Tip: If you use the same colour tiles on the walls and on the floor, they would look lighter on the floor (read: not the same). That’s because of more light reflections on the floor.

Vintage vanity - Bathroom design by INSIDESIGN
Very simple (and economical) tiles on the walls allow the old cupboard and vanity to shine. Photo: INSIDESIGN




Tapware is kind of the main point of the bathroom… If they are not installed so that they work properly, your bathroom is not usable.

3. Problem: This tap doesn’t work properly

Solution: Double-check the tap’s intended location and size

Make sure you have enough separation between the tap and the top of the basin to allow you to rinse hands or wash face below it.

Make sure the tap handles have room to fully extend to the cold and hot position.

Make sure your taps are installed in the correct location so that the water flows on the *inside* of your bath tub / basin. Wet feet are no fun. And while you’re at it, make sure the tap is long enough, so that it approximately reaches to middle of the basin or to the waste hole. If the tap is too short or on a wrong height you might splash yourself every time you run water.

And finally, make sure you have space between the top of the tap and the shaving cabinet above it, so that you don’t pinch your fingers every time you open the cabinet doors.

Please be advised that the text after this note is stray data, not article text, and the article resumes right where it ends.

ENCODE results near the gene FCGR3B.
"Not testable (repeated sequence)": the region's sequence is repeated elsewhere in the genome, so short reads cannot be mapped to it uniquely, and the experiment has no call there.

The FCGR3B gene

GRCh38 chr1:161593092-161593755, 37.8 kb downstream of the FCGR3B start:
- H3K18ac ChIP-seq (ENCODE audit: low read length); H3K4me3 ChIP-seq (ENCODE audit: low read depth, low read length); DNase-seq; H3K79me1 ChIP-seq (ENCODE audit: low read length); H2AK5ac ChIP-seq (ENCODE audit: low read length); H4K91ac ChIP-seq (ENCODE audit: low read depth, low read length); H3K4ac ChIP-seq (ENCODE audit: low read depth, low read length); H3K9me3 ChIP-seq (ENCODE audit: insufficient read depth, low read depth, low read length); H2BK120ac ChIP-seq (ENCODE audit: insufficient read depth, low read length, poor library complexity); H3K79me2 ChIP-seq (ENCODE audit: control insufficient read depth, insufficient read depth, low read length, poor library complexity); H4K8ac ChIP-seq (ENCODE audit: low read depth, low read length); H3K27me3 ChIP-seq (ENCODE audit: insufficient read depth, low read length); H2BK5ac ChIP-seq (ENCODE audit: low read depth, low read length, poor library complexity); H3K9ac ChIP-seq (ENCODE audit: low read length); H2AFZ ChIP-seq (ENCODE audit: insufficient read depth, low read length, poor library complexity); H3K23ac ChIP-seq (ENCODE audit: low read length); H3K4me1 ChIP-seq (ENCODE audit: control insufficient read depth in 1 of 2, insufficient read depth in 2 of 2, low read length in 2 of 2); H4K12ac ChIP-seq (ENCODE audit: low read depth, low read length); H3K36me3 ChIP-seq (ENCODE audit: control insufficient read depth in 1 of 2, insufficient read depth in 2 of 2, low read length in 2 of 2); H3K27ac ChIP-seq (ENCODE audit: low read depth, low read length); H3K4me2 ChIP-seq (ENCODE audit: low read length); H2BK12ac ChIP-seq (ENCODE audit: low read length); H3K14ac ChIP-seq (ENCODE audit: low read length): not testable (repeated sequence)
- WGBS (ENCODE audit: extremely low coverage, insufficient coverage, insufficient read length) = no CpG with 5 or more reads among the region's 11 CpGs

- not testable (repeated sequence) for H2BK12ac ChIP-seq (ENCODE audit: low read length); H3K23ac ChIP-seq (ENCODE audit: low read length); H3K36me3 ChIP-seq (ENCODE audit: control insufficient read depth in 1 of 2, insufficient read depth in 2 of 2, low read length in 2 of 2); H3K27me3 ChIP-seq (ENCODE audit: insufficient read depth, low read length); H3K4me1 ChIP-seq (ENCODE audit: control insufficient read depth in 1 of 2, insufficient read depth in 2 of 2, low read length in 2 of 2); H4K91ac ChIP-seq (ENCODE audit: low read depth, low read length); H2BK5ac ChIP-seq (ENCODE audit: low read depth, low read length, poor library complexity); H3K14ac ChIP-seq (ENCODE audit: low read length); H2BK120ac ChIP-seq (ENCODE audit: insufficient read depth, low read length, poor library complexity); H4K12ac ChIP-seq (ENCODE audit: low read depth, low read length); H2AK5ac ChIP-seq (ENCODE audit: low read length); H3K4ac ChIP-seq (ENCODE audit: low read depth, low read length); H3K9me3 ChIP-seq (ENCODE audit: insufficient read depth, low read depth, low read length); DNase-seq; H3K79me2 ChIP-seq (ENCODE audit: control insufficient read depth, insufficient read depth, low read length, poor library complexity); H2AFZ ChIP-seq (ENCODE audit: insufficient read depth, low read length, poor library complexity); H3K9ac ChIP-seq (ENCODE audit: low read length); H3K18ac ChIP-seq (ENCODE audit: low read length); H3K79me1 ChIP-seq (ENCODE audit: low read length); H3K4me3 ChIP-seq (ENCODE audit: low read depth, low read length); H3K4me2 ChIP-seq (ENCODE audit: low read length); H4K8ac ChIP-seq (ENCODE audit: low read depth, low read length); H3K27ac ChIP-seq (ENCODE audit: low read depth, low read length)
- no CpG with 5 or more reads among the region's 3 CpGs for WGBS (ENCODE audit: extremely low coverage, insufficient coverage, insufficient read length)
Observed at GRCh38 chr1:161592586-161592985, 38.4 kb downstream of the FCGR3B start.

PS. Order taps in time. Special finishes can take 3 months or more to arrive! And yes, there are parts that are needed right from the start.

Washplane with special finish taps - Bathroom design by INSIDESIGN
Special tap finishes take time and money but the result is very special. Photo: INSIDESIGN




Plumbing is the endless source of surprises and joy in bathroom renovations. Only to be matched by the Surprises Below The Demolished Floor.

4. Problem: The quote is three times more than our expectations

Solution: Find out your options before deciding on action.


(Nearly) everything is possible but some things will require a large budget. Have a good chat with the builder and plumber before you start, especially if you’re renovating an old bathroom. Depending on the current plumbing, floor material and sub-floor access, some solutions might not be sensible to do in your bathroom and can push the cost right up to the sky. If your bathroom is built on a concrete slab it is usually more cost effective to re-use existing plumbing locations as much as possible. You might have more freedom for changes with timber structures.

Tip: when you’re planning a bathroom upstairs do pay attention to what is below. It’s not particularly nice to have waste water pipes and flushing sounds just above your dining table.


Space planning


Oh yes, the awkward bathroom. We’ve all seen them! That’s why you’re renovating, right?

5. Problem: Everything just feels wrong in this bathroom

Solution: Size doesn’t matter, but space planning does.

Space planning is the key to comfort.

You need to have the right scale of fixtures in the right places and enough space to be able to use them.

Consider which way doors and drawers open and where you would stand when using them. Double check that doors don’t bang into each other.